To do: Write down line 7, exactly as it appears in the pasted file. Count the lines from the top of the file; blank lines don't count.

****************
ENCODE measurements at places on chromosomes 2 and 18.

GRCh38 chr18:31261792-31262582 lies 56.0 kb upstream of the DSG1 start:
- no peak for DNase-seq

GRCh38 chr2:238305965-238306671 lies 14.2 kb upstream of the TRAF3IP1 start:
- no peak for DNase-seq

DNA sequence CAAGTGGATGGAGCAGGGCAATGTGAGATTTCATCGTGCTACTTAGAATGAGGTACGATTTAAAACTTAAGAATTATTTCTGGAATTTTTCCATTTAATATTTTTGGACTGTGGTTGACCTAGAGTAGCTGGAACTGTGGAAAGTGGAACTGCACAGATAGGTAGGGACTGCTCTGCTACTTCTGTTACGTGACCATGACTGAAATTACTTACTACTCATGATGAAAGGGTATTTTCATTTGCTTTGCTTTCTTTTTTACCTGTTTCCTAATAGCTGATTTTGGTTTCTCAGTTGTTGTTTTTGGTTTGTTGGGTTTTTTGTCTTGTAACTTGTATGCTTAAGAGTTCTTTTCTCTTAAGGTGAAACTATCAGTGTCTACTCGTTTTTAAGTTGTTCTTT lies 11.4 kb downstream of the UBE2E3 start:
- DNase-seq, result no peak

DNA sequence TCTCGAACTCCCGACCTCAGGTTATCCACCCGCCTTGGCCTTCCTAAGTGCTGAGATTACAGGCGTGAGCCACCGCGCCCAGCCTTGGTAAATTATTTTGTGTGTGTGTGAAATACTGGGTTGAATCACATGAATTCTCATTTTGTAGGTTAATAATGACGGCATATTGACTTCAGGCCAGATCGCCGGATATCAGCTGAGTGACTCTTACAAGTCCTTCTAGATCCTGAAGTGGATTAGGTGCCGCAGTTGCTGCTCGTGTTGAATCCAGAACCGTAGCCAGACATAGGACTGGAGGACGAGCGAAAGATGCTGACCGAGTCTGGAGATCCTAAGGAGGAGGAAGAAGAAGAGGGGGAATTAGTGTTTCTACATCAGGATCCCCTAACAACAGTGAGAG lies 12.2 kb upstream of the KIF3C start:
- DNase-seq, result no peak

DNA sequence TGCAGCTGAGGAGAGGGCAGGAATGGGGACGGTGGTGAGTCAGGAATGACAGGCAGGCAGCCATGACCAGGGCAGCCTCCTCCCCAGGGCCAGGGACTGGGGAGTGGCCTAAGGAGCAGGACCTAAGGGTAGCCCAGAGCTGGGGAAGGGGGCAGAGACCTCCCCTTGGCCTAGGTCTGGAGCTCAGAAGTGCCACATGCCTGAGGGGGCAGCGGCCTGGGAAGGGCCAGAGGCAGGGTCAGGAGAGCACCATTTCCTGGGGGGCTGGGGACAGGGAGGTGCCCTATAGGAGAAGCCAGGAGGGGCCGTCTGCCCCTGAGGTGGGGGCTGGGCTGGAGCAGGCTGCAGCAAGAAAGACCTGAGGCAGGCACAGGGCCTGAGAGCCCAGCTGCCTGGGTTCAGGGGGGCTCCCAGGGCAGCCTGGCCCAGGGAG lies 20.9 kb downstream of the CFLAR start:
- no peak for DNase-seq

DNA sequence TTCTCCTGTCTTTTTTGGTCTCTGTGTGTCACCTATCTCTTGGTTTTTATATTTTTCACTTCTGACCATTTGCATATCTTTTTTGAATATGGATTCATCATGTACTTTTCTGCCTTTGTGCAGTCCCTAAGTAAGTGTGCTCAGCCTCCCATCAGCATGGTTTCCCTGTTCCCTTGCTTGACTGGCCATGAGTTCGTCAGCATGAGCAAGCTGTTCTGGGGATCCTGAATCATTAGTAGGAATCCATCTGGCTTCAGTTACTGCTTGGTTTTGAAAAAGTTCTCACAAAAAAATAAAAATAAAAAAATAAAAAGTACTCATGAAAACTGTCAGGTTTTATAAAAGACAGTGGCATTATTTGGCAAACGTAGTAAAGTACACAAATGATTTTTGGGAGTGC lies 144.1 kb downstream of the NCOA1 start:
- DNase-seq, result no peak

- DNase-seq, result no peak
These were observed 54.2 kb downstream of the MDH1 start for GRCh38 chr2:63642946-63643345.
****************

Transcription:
- DNase-seq, result no peak